Smriti Mandhana is a right-hander, naturally. But because she grew up watching and imitating her elder brother Shravan bat left-handed, who had also grown up watching their father bat left-handed, she didn’t actually know there was an option to bat the other way. Left-handed batting is all she knew.

And it gave the cricketing world one of the classiest modern day batters, who adds to the somewhat widespread prevalent notion that left-handers make everything look just... a bit better.

The Indian opener is a joy to watch in full flight, and has added bucketloads of runs to the oodles of talent that she has. Having made her debut as a 16-year-old, incidentally under Harmanpreet Kaur’s captaincy in both ODI and T20I formats, she is now her deputy for India across white-ball cricket.

The only Indian to win the ICC Women’s Cricketer of the Year award twice, Mandhana has been an integral part of the side for so long, it is easy to forget she only recently turned 26. She does sport a sheepish smile every time she refers to herself as a veteran, being surrounded by young guns like Shafali Verma. But it is hard to deny the fact that Mandhana is now a well-established senior cricketer in the Indian squad and is a big part of not just the batting lineup, but the leadership side of things as well.

And as one of the star names at the upcoming Commonwealth Games, she has the chance to be a part of something unique and special for Indian cricket.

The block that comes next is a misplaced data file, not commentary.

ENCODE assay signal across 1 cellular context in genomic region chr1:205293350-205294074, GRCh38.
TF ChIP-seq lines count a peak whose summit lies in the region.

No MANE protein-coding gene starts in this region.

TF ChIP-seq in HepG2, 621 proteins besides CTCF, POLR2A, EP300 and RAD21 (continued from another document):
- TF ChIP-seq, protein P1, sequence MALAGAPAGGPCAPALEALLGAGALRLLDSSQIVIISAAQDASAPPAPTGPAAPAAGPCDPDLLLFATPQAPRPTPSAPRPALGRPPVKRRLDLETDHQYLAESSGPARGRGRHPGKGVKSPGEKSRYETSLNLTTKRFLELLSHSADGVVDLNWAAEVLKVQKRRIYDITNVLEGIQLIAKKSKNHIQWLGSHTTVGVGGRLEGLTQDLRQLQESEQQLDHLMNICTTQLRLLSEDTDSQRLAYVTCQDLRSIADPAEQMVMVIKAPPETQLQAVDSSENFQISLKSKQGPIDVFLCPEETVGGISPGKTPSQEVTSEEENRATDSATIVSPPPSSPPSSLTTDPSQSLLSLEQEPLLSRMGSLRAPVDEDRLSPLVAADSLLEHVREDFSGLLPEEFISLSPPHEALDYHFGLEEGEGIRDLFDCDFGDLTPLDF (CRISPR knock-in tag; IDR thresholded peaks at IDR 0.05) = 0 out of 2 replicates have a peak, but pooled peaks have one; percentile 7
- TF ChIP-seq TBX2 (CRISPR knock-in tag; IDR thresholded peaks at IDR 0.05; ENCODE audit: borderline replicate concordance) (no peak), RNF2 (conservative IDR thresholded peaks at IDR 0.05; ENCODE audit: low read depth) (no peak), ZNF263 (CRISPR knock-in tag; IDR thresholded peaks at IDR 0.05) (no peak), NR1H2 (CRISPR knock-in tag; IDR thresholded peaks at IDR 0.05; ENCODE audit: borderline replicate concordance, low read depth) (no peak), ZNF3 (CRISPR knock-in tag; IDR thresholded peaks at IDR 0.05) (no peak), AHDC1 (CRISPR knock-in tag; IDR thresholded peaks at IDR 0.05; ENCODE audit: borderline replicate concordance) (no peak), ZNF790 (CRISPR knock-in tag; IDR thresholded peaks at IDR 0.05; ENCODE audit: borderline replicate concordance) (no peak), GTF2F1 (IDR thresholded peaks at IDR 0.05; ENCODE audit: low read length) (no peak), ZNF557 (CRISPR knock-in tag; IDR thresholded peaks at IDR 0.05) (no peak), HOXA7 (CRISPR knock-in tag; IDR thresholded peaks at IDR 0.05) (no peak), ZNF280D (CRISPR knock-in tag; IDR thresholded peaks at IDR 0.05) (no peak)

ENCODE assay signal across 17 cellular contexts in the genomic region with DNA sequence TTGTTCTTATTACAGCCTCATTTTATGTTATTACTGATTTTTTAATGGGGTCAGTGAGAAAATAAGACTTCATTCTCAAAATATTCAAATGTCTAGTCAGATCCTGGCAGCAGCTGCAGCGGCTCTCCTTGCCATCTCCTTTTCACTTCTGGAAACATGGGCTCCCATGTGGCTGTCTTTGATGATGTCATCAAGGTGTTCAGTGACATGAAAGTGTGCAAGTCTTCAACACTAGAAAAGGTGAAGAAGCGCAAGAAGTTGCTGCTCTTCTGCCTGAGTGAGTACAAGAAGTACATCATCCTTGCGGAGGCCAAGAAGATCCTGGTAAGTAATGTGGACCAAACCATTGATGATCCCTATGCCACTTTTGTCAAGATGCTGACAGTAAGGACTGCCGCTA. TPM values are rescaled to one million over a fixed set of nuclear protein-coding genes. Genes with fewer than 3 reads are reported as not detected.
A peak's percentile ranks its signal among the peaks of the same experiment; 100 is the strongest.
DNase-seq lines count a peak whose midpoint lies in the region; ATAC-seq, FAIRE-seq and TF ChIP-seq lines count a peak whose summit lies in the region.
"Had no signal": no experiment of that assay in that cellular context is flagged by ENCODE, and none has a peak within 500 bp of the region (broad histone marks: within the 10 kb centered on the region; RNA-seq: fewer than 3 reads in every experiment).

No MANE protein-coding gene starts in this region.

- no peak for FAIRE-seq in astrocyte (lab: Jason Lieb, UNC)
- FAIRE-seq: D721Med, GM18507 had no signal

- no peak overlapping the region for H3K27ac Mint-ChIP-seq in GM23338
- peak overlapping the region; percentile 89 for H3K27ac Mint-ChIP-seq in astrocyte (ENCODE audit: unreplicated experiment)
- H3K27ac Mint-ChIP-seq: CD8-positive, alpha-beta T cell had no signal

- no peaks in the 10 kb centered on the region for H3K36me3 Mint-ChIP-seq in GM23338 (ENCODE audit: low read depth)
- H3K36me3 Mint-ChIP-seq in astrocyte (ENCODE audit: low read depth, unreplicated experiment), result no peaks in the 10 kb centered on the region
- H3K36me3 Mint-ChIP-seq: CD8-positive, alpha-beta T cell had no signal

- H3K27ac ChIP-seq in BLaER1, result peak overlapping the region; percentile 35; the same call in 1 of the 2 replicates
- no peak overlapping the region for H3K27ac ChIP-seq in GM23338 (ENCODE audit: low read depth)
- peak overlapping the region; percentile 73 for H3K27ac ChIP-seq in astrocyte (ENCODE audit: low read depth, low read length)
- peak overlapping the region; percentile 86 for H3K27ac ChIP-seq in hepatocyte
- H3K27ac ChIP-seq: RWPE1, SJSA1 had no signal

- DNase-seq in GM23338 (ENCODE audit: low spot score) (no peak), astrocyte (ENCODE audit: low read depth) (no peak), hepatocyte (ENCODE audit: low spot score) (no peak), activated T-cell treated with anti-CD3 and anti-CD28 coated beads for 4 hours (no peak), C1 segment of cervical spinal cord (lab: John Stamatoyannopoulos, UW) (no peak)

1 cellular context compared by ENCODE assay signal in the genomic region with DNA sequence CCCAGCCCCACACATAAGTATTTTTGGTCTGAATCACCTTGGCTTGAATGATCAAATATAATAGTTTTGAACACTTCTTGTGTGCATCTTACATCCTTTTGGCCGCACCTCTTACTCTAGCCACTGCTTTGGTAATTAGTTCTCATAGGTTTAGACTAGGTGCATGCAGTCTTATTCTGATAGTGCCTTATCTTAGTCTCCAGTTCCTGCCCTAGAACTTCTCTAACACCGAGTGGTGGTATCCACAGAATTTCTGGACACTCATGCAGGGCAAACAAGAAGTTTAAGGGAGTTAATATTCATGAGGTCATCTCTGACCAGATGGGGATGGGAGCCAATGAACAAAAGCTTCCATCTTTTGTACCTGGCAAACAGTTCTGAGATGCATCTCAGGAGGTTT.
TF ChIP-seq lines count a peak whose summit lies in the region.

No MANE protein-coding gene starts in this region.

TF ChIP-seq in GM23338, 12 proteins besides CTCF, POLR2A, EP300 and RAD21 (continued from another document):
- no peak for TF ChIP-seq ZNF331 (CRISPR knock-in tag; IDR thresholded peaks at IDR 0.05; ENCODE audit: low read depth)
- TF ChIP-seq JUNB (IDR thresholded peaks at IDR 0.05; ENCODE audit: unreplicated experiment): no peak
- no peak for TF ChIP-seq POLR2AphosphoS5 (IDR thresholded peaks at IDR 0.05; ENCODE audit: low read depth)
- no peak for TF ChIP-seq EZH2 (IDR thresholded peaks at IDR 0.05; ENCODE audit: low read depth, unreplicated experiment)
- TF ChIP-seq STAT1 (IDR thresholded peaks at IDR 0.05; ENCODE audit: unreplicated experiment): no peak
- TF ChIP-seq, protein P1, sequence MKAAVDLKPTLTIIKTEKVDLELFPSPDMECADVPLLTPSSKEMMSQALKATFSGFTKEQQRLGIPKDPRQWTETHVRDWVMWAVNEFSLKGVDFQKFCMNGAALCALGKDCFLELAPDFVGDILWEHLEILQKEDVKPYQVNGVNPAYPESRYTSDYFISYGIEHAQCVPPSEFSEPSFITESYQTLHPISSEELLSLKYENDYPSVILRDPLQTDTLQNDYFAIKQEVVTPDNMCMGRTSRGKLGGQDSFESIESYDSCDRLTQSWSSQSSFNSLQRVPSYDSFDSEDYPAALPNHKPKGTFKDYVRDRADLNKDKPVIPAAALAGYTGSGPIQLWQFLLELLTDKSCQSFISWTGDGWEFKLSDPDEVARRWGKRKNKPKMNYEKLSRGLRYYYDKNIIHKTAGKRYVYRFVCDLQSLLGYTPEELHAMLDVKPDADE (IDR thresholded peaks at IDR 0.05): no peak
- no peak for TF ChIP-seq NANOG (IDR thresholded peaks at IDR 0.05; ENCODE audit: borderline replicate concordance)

In a conversation with, facilitated by Nike India, Mandhana spoke about about the shots in her repertoire, the excitement of being a part of Birmingham 2022, her evolution off the field and more.

Here are excerpts:

When people think of Smriti Mandhana, they think off-side. It is one of the signature aspects of your batting. Was it always the case, did you start off as a primarily off-side player?

Am I? (laughs) Thoda bohot khel leti hu leg side pe bhi (I am OK on the leg side too). But yeah I think as a kid, I always loved cover drives. I don’t remember if that (playing off-side) was the case particularly but I was so fond of cover drives that I ended up playing cover drives the whole day and my coach then used to shout to attempt other shots so maybe, that has had a little impact but thoda bohot toh aisa leg side pe khel hi leti hu.

Did you particularly enjoyed the cover drive because it came off well or do you remember the feeling that you had when playing the shot, as a young kid starting off?

I think if you ask almost every cricketer about their favourite shot, 80% of them will say it’s the cover drive because I think it’s a different feeling when you pierce those covers and extra covers or the covers and mid-off gap, when you middle the ball and it just flies off your bat. I don’t know, there’s just a different satisfaction to it. Any other kind of shot or a six would not give you the sort of satisfaction that a cover drive will when you pierce it properly.

Indian vice captain for CWG 2022 Smriti Mandhana (Photo: Nike India)

Has it evolved over the years? Are there specific tweaks you’ve had to do to your off-side game in terms of where you concentrate on playing your shots?

Of course, over the years, you do tweak your technique and a little bit of your batting here and there but not anything major, it depends on that particular match and where they’ve placed the field. More than anything, regarding where do I have to actually play or where I actually stand... on the leg-stump or middle stump, I would say it’s pretty much the same.

You keep working on it as many times and it keeps getting better. Say, maybe two years ago, I wouldn’t play as many balls as I have been since then. So as many balls you play and as many practices you have, you get better. That’s it.